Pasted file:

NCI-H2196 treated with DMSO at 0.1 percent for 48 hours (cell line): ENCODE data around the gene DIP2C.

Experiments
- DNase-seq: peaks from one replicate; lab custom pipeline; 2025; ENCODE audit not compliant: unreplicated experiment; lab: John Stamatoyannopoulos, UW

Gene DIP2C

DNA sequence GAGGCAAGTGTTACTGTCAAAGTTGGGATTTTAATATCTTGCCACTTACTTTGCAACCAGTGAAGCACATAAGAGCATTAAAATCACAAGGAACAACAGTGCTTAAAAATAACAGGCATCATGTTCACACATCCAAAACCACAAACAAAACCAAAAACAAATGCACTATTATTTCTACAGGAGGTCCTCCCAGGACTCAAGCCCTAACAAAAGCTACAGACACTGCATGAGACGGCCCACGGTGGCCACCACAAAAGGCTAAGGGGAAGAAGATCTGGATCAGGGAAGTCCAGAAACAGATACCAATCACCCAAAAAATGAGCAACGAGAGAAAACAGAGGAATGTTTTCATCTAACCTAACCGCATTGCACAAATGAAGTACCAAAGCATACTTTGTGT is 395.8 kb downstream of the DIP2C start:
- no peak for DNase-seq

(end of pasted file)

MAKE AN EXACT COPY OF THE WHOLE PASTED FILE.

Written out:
NCI-H2196 treated with DMSO at 0.1 percent for 48 hours (cell line): ENCODE data around the gene DIP2C.

Experiments
- DNase-seq: peaks from one replicate; lab custom pipeline; 2025; ENCODE audit not compliant: unreplicated experiment; lab: John Stamatoyannopoulos, UW

Gene DIP2C

DNA sequence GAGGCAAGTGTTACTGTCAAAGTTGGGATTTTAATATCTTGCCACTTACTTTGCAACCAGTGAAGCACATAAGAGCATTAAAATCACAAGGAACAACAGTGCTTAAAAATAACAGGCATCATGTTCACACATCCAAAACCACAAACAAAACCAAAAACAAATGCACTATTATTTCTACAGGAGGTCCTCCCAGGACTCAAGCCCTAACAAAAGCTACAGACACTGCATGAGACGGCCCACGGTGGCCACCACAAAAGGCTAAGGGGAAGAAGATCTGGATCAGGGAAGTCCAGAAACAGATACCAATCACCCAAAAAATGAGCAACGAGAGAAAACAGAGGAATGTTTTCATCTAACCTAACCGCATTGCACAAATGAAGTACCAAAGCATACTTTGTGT is 395.8 kb downstream of the DIP2C start:
- no peak for DNase-seq